The Birmingham City Council has allocated $805,000 toward increasing the Jones Valley Teaching Farm’s presence in Birmingham City Schools.
The money will go toward the nonprofit’s wide-reaching Good School Food educational program, which is intended to foster skills in and appreciation for farming and the culinary arts in BCS students. The new funding will expand the JVTF’s capacity to host field trips and weeklong camps and will expand JVTF’s internship and apprenticeship programs.
Jones Valley Teaching Farm was founded by Edwin Marty and Allison Page in 2001. It opened a new, $8.3-million Center for Food Education last fall.
“We are overwhelmed by this opportunity,” JVTF Executive Director Amanda Storey told the council Tuesday. “What we believe is, in order for us to fix a broken food system, which we all can agree is broken, we have to reconnect young people, specifically, to their source: what it means to grow your own food, to cook your own food and have the choices available to them in order to make different (dietary) decisions … . We’re creating a different way of living in Birmingham … and if we start with young people, we believe that we will see long-lasting change.”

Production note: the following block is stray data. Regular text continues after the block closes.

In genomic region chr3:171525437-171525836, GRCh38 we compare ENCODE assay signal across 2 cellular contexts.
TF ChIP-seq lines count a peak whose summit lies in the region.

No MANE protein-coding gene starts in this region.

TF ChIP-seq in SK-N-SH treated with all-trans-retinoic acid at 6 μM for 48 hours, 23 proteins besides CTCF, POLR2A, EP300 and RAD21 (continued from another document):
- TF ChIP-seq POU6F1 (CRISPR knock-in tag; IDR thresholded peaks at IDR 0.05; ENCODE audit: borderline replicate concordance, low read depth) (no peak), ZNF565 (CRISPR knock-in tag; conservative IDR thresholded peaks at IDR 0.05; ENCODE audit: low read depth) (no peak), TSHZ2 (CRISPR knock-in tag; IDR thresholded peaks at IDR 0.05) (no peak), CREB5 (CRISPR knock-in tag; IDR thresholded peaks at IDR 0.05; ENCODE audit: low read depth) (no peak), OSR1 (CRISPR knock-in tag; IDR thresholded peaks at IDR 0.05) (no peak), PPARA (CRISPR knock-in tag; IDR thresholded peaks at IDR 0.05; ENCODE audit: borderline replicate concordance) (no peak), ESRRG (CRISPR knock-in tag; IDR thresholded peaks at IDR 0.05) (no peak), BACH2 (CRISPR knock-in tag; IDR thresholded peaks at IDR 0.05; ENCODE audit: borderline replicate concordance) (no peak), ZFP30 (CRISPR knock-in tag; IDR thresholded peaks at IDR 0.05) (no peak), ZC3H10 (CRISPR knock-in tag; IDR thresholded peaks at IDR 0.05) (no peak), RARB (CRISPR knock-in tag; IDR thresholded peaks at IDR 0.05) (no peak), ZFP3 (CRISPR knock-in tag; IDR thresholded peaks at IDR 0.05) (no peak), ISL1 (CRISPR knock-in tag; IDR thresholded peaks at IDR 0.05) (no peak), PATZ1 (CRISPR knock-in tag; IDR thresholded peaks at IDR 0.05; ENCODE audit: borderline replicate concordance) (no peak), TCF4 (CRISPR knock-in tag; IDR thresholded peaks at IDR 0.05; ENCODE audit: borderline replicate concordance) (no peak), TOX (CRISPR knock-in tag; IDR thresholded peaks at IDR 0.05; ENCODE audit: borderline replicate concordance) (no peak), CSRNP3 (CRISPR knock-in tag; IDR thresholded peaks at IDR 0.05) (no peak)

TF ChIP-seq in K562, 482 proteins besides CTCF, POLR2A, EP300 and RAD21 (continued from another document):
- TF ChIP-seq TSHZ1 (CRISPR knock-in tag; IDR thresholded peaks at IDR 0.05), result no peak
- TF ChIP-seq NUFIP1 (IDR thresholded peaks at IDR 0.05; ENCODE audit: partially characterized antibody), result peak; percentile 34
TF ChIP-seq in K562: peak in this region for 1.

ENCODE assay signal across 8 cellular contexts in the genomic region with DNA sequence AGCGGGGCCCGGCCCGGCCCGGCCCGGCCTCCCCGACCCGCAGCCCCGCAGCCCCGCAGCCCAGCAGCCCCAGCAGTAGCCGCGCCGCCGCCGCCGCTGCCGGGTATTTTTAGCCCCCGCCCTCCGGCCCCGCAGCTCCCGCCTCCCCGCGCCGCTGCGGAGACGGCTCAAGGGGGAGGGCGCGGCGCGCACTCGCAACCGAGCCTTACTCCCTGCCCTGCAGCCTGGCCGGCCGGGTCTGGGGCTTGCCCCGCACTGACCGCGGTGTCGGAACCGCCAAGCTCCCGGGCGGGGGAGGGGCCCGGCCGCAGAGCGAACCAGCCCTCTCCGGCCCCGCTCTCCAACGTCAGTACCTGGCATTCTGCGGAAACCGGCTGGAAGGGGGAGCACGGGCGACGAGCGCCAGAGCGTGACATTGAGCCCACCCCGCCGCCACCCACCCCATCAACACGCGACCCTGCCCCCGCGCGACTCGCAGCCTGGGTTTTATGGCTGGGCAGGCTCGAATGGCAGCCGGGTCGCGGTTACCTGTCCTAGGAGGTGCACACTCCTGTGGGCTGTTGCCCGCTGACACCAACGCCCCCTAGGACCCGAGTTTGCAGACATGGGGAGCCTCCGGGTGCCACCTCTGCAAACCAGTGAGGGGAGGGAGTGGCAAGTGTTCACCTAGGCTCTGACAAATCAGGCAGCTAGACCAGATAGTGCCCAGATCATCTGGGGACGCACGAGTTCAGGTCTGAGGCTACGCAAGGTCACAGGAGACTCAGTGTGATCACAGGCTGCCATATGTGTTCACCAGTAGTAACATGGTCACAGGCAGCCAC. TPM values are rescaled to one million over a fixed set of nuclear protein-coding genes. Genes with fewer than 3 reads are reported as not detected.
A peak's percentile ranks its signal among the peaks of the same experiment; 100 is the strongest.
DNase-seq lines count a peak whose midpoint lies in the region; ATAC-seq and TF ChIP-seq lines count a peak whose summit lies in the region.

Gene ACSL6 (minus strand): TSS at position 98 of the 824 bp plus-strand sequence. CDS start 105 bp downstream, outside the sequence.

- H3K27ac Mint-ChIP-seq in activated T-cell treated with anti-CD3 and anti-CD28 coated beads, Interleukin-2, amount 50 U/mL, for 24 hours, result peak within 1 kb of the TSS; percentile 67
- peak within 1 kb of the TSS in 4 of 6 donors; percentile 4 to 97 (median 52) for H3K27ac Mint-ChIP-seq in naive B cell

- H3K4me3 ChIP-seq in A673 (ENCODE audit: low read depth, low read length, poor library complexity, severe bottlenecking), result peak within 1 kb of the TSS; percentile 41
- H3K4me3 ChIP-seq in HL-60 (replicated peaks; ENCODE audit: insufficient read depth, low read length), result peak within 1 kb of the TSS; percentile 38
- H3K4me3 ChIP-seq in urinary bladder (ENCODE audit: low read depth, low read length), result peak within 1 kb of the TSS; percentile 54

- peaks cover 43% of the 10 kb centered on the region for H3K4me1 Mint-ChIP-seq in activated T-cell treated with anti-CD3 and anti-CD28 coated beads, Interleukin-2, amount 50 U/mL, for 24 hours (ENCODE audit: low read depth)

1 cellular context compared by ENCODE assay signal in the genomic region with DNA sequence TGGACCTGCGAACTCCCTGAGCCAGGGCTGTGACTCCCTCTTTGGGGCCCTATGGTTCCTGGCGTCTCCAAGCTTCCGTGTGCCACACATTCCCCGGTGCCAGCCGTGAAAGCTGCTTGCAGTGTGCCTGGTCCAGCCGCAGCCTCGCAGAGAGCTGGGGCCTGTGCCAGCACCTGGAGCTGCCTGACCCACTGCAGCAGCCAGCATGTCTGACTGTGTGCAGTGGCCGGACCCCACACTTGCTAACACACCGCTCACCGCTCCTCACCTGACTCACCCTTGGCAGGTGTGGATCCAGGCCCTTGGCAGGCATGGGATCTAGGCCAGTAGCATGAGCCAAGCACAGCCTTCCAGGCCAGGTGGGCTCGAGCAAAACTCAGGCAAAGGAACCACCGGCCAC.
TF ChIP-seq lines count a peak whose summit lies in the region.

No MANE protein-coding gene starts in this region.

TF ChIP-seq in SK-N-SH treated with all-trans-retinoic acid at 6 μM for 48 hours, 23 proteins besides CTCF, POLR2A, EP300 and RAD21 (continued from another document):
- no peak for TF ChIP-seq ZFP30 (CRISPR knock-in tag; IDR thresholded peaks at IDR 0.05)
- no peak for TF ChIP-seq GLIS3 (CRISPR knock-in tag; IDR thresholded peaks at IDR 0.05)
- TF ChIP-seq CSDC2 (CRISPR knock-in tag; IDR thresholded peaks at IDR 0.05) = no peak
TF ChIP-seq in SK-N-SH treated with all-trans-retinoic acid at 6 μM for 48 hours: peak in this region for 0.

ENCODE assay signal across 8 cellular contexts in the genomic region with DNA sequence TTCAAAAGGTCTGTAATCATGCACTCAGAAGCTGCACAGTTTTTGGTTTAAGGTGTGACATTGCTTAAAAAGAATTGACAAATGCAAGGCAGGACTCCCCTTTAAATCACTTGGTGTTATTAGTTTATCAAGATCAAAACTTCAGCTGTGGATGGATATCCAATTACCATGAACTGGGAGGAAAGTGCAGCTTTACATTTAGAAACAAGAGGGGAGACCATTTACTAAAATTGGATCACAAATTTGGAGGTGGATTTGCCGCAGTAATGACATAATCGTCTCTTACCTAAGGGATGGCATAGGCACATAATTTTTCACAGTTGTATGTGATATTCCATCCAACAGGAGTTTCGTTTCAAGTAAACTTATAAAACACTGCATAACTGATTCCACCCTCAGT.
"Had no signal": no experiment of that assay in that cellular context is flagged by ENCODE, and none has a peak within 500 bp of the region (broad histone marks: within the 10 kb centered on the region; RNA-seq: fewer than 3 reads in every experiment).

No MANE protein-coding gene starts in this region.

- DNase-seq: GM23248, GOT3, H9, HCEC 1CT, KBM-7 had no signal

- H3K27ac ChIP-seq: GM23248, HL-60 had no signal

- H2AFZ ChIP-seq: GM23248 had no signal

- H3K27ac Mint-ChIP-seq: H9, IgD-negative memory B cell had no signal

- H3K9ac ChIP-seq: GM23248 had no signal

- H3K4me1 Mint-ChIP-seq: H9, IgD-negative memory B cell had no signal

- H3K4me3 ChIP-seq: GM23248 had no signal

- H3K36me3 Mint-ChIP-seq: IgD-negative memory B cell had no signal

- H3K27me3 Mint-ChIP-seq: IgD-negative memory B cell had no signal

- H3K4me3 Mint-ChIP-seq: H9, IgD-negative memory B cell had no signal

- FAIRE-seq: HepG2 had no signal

The new city funding will expand JVTF’s paid internship program to include all Birmingham City Schools and will allow for the expansion of the farm’s apprenticeship program for recent high school graduates, which offers full-time, salaried positions with benefits.
The majority of the money comes from American Rescue Plan Act funding earmarked for healthy food, while the rest comes from ARPA funds allocated to individual council districts: $30,000 from District 2, $25,000 from District 4, $80,000 from District 5, $50,000 from District 6 and $80,000 from District 8.